Adoniram – High Lord

Adoniram was the Chief receiver of tribute under David and Solomon. He was appointed by Solomon to superintend the contribution towards building the temple, as well as the levy of 30,000 Israelites, to work by monthly courses in the forest of Lebanon. 1 Kings 4:6 - 1 Kings 5:13,14

A tradition preserved in the "Royal Masters Degree" designates him as the one person whom the three Grand Masters had intended first to receive the communication of certain secret knowledge reserved as a fitting reward to be bestowed upon meritorious craftsmen at the completion of the Temple. Thus he is referred to as "the first of the Fellow Crafts."

Biblical References

1 Kings 4:6

And Ahishar was over the household: and Adoniram the son of Abda was over the tribute.

1 Kings 5:14

13 And king Solomon raised a levy out of all Israel; and the levy was thirty thousand men. 14 And he sent them to Lebanon, ten thousand a month by courses: a month they were in Lebanon, and two months at home: and Adoniram was over the levy.

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Mackey's Encyclopedia of Freemasonry

The first notice that we have of Adoniram in Scripture is in the Second Book of Samuel (20:24), where, in the abbreviated form of his name Adoram, he is said to have been over the tribute in the house of David, or, as Gesenius translates it, prefect over the tribute service, tribute master, that is to say, in modern phrase, he was the chief receiver of the taxes.

Clarke calls him Chancellor of the Exchequer. Seven years afterward we find him exercising the same office in the household of Solomon, for it is said, First Kings (4:6), that "Adoniram the son of Abda was over the tribute."

Lastly, we hear of him still occupying the same station in the household of King Rehoboam, the successor of Solomon. Forty-seven years after he is first mentioned in the Book of Samuel, he is stated under the name of Adoram, First Kings (12:18), or Hadoram, Second Chronicles (10:18), to have been stoned to death, while in the discharge of his duty, by the people, who were justly indignant at the oppressions of his master.

Although commentators have been at a loss to determine whether the tax-receiver under David, under Solomon, and under Rehoboam was the same person, there seems to be no reason to doubt it; for, as Kitto says, ''It appears very unlikely that even two persons of the same name should successively bear the same office, in an age when no example occurs of the father's name being given to his son. We find, a1so, that not more than forty-seven years elapse between the first and last mention of the Adoniram who was 'over the tribute and as this, although a long term of service, is not too long for one life and as the person who held the office in the beginning of Rehoboam's reign had served in it long enough to make himself odious to the people, it appears, on the whole, most probable that one and the same person is intended throughout."1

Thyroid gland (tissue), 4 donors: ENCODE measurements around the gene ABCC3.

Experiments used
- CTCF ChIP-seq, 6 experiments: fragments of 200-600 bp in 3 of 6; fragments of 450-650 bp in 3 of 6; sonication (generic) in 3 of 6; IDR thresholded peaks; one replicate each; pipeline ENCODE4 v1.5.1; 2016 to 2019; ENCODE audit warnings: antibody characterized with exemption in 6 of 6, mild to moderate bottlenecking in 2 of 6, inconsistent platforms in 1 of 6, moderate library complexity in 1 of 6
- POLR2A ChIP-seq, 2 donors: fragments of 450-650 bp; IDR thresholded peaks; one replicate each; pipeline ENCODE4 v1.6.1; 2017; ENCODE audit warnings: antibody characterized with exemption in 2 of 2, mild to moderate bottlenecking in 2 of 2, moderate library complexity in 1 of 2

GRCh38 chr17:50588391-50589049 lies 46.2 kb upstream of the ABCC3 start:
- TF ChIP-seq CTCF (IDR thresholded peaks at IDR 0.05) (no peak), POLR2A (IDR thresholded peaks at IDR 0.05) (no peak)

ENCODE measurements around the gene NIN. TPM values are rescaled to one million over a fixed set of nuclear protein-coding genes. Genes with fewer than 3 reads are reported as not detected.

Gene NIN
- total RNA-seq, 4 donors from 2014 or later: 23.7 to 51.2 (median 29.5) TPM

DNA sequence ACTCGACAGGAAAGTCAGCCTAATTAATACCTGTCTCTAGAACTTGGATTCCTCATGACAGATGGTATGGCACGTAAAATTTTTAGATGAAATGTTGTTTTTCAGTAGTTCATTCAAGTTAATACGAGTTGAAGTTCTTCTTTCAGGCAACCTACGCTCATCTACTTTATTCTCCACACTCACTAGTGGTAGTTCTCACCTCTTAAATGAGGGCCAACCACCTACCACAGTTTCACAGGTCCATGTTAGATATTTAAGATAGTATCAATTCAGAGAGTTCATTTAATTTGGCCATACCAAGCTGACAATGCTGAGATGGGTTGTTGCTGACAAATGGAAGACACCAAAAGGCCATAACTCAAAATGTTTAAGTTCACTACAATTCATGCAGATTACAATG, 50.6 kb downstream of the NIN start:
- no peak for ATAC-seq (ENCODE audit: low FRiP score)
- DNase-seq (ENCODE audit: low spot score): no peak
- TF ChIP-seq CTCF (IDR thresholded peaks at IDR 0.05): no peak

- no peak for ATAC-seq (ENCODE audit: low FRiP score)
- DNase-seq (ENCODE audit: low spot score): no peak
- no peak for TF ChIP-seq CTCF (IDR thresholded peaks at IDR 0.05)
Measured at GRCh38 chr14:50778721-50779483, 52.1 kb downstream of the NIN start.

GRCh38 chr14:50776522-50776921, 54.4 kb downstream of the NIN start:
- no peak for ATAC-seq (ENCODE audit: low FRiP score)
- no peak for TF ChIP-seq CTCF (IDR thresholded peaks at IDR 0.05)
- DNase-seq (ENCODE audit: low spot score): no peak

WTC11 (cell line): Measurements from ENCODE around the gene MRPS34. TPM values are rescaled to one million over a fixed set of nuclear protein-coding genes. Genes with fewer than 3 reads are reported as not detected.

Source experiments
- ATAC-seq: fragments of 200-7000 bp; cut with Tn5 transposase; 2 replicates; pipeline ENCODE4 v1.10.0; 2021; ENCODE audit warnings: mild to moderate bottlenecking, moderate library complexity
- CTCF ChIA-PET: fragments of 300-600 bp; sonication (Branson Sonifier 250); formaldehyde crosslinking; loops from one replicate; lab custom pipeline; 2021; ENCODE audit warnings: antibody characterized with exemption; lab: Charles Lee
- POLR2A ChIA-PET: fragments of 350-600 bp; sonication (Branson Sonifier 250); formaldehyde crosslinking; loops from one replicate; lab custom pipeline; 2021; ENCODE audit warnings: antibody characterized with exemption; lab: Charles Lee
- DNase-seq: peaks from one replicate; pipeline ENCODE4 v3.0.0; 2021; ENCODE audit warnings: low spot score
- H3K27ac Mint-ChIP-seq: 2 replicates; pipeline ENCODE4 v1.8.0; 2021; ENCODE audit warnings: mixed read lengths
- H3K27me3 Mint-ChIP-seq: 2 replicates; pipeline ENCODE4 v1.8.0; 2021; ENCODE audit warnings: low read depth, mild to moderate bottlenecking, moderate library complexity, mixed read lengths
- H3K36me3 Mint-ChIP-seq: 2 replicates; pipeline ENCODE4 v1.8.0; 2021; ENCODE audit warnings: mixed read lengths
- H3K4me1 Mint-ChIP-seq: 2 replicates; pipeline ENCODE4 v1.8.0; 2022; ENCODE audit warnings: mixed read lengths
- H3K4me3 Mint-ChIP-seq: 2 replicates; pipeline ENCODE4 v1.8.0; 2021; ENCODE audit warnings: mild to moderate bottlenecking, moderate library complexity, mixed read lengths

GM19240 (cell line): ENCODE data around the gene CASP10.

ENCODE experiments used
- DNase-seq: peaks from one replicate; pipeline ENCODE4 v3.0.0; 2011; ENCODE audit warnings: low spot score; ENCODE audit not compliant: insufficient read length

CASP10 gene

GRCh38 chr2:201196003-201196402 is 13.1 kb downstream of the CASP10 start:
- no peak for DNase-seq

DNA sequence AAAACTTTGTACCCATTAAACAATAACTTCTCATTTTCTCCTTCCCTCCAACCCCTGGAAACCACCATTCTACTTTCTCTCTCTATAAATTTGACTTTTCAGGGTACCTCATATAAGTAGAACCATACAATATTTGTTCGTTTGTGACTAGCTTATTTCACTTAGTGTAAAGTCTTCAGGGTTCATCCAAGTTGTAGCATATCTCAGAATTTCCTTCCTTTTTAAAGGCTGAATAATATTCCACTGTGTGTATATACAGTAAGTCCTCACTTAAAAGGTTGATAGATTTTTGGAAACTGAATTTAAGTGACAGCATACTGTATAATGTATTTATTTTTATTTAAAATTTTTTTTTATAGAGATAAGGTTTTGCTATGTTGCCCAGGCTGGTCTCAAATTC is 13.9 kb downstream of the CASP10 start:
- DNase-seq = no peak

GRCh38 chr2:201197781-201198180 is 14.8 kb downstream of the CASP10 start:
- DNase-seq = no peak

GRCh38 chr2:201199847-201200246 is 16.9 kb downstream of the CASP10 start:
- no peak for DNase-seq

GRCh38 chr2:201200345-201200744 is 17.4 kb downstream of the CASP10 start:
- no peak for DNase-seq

Adoniram plays an important part in the Masonic system, especially in advanced degrees, but the time of action in which he appears is confined to the period occupied in the construction of the Temple. The legends and traditions which connect him with that edifice derive their support from a single passage in the First Book of Kings (5:14),where it is said that Solomon made a levy of thirty thousand workmen from among the Israelites ; that he sent these in courses of ten thousand a month to labour on Mount Lebanon, and that he placed Adoniram over these as their superintendent. From this brief statement the Adonhiramite Freemasons have deduced the theory that Adoniram was the architect of the Temple; while the Hiramites, assigning this important office to Hiram Abif, still believe that Adoniram occupied an important part in the construction of that edifice. He has been called "the first of the Fellow Crafts'' is said in one tradition to have been the brother-in-law of Hiram Abif, the latter having demanded of Solomon the hand of Adoniram's sister in marriage; and that the nuptials were honoured by the kings of Israel and Tyre with a public celebration. Another tradition, preserved in the Royal Master's Degree of the Cryptic Rite, informs us that he was the one to whom the three Grand Masters had intended first to communicate that knowledge which they had reserved as a fitting reward to be bestowed upon all meritorious craftsmen at the completion of the Temple. It is scarcely necessary to say that these and many other Adoniramic legends, often fanciful, and without any historical authority, are but the outward clothing of abstruse symbols, some of which have been preserved, and others lost in the lapse of time and the ignorance and corruptions of sundry ritualists.

Adoniram, in Hebrew compounded of Adon, Lord, and Hiram, altitude, signifies the Lord of altitude. It is a word of great importance, and frequently used among the sacred words of the advanced degrees in all the Rites.
- Source: Mackey's Encyclopedia of Freemasonry

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This page is adapted in part from the Glossary at Phoenixmasonry — Used with permission.

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